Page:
Wednesday, October 31, 2018

Why and How to Write Your Epitaph on All Soul's Day

Your Soul Cafe: Conversations that Open Hearts and Inspire Actions
"Wit is the epitaph of an emotion." 
Frederich Nietzsche

Tragically, recent current events remind us that life is fragile, fleeting, and not forever. The world is offering sympathy and condolences for lives lost in the Tree of Life synagogue shooting; the Yosemite death of an Indian couple falling from a cliff; Ntozake Shange of "For Colored Girls" fame dead at 70 and; the list continues with the recent names of loved ones and pets--too many to add here.


While prayers must continue to disavow hate by being love, these events must also serve as a strong reminder to get your house in order--to make certain your wishes are legally listed in a will or living will; that instructions about your gifts to others and medical wishes are documented; your passwords to bank accounts and social media sites are compiled and; your epitaph is written.


For anyone--including writers, authors, and creatives--this may be one of your toughest assignments to embrace: 

November 1, Plan Your Epitaph Day. 
It also coincides with All Souls' Day 
or 
"Day of the Dead."

According to Google Dictionary, "This is a phrase or statement written in memory of a person who has died, especially as an inscription on a tombstone." It can also be a short poem that’s serious, witty, or humorous!

What one or two lines would you want on your epitaph? 

My dad, an Air Force pilot and veteran, left his earthly flight suit on October 4,  2003. His burial took place at the National Bay Pines Veterans Cemetery in St. Petersburg, FL. For his gravestone, they allowed for only five words besides his name and dates of birth and death. 

Yes, just five words to reflect 75 years of life and 30 years of patriotic service. 

In a Divine Download, his epitaph came to my mom; she recalled what my brother at age three used to say when people asked, "What does your daddy do?" 

He always answered, "Zoom in the sky!" 

And that's Daddy Bear's epitaph.


While this day on the surface might seem morbid, doesn't it make more sense for YOU to be the author of this final piece of writing?

Decades ago while feeling forever young and immortal, my "final day" seemed too far away to give it any thought. The reality now whispers and reminds me every day that I am in the "autumn" of my life at 65 years young.

Perhaps you will join me for this challenging writing assignment and follow these suggestions on how to write an epitaph:
World National Holidays reports on "The Origin of "Plan Your Epitaph Day": We believe Lance Hardie is the creator of Plan Your Epitaph Day. He is the author of How to Write Your Own Epitaph -- and Live Long Enough to Enjoy. (I was unsuccessful in finding the book's link.)

So, if you "need a little nudge to plan your epitaph, let today be the day."



Shout Out! Celebrating the success of others:




Dr. Debra L. Reble's new book,  Soul-Hearted Living: A Year of Sacred Reflections & Affirmations for Women , will be released by#InspiredLivingPublishing on December 5th!

Each of the 365 daily reflection pages features a sacred reflection and affirmation by Debra, as well as an inspirational quote submitted by women around the world. 


Claim your gift of gratitude, two free meditations, when you register for VIP notice today!www.SoulHeartedLivingBook.com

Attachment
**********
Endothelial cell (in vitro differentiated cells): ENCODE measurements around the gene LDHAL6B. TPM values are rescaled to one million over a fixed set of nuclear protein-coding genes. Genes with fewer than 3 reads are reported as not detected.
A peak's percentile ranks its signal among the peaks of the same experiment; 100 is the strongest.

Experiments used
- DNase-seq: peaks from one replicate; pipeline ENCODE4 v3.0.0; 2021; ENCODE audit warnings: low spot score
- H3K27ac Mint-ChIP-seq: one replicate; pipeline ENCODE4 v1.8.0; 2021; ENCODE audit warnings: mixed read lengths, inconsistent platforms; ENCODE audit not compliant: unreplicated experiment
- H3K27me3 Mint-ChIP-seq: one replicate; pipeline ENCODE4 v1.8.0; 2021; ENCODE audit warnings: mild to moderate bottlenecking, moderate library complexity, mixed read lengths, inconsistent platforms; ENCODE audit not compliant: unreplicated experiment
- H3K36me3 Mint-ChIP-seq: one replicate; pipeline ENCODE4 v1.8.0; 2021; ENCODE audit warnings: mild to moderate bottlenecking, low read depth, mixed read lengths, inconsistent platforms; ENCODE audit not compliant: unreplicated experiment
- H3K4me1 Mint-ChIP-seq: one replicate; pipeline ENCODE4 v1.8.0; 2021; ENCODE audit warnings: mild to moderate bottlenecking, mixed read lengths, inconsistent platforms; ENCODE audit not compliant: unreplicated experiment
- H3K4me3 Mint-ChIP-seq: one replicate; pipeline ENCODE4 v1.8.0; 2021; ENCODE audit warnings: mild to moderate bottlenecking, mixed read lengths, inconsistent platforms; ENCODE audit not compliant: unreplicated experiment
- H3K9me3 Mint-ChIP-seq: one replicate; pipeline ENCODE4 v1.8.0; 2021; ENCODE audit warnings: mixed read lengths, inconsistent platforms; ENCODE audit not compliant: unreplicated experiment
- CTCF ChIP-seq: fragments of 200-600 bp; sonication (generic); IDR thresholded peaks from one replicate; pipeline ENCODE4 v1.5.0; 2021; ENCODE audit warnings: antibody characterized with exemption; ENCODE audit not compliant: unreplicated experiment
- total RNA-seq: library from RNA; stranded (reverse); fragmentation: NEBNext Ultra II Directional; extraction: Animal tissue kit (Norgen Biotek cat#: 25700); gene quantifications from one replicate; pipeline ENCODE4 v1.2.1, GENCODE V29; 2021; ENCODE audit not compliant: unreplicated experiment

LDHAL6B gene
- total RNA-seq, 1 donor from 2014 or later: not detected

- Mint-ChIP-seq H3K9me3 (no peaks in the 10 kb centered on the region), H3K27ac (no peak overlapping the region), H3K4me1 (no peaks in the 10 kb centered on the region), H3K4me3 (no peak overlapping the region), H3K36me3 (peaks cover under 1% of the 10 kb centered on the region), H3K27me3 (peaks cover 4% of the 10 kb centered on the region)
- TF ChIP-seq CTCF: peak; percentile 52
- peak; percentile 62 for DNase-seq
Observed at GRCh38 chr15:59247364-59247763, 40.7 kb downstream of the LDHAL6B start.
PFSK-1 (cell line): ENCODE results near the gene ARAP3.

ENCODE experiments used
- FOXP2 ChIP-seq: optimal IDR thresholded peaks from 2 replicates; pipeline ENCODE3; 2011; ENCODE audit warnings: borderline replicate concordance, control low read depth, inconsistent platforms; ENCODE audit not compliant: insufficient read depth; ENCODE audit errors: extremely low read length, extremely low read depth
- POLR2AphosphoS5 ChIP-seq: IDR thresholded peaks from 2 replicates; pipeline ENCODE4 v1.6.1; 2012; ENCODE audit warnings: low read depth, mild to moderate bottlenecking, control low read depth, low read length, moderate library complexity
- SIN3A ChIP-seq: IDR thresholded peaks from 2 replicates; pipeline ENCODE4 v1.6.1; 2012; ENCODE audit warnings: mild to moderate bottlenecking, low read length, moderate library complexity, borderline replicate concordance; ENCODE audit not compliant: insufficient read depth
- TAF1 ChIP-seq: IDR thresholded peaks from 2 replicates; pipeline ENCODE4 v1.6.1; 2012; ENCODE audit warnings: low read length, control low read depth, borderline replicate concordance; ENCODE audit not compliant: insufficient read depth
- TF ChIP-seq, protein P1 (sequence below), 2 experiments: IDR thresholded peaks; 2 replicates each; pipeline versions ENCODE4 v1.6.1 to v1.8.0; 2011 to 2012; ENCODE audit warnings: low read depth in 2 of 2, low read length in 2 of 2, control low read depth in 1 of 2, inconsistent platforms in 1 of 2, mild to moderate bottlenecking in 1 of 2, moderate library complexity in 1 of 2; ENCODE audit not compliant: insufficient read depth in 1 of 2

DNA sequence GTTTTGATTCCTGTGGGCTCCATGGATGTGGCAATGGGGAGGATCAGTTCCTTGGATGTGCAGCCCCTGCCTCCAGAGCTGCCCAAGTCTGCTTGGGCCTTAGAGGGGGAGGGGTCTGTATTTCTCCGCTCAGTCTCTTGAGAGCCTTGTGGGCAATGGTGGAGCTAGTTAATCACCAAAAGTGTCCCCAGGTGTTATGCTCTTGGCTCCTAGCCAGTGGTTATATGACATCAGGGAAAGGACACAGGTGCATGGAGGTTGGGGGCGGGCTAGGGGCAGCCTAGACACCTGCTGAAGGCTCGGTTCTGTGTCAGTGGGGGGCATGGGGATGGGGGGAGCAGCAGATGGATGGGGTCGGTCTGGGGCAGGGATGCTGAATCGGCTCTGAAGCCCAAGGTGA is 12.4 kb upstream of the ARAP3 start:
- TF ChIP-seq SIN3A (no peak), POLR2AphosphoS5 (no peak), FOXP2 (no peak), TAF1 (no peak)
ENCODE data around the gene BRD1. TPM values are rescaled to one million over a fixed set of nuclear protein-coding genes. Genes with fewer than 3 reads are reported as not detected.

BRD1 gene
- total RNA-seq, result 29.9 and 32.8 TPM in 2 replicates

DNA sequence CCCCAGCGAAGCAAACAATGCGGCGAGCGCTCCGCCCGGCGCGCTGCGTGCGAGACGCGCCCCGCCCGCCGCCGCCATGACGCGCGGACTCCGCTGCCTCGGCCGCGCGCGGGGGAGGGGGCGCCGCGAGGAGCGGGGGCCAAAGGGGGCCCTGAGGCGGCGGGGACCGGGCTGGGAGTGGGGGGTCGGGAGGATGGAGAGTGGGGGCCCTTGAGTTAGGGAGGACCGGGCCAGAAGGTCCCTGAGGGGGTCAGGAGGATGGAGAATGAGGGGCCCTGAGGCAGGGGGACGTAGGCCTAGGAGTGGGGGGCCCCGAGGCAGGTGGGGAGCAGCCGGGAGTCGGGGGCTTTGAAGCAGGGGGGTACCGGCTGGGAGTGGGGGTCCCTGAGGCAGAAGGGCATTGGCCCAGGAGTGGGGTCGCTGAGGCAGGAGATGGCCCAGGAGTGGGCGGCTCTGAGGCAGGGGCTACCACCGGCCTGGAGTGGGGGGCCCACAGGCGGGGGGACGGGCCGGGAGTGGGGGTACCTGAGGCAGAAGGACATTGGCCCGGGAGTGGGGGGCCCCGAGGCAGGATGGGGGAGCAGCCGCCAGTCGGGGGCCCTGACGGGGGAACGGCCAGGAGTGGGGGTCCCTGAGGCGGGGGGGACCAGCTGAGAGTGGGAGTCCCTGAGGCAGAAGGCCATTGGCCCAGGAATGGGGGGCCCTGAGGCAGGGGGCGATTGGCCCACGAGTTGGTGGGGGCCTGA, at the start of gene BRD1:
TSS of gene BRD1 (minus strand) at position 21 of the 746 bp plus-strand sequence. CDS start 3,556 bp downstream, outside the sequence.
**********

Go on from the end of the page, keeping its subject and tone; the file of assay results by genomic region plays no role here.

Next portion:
Delighted to be a contributor!

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Join the Writer's VisionQuest, free, dynamic private Facebook group for women writers to "transform your words somewhere brilliant."

13 comments:

  1. Thank you for sharing Lore. Sad happenings al over the world. We are called to reflect first on what we want to leave as legacy.

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    1. Beautifully said..relfect NOW on our legacy so that we might indeed write our epitaph through our actions AND one day on our gravestones.

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  2. While the thought of an epitaph might be sad for some Lore, it is a brilliant tool to aid the reader to think seriously about what they would like to be remembered for and the legacy they wish to leave behind them. Thanks for sharing.

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    1. I agree...it's the principle "begin with the end in mind" and then act towards that goal.

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  3. What a great idea and certainly worth thinking about. I often read people's epitaphs and they range from deeply touching to very amusing. I would like mine to be amusing. ;-) Shared. Thank you.

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    1. Write away! I'd welcome knowing what you write.

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  4. Thanks Lore for sharing your thoughts and resources on writing your own epitaph. It really is a reminder to us all to think about how we want to be remembered. ... Also love the shout out. Congrats!

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    1. You're welcome, Pamela. And yes, I am also enjoying the SHOUT OUT! on my blogs. Thanks for your kind words.

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  5. Probably the toughest writing assignment of my life.

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  6. Hmm... I never thought of writing one but by thinking about what I would want to say in my epitaph I am actually thinking about the kind of life i would like to live.

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    1. Happy to hear that you're noodling the idea, Rachel..yes, it's doing what many coaches suggest, "Begin with the end in mind."

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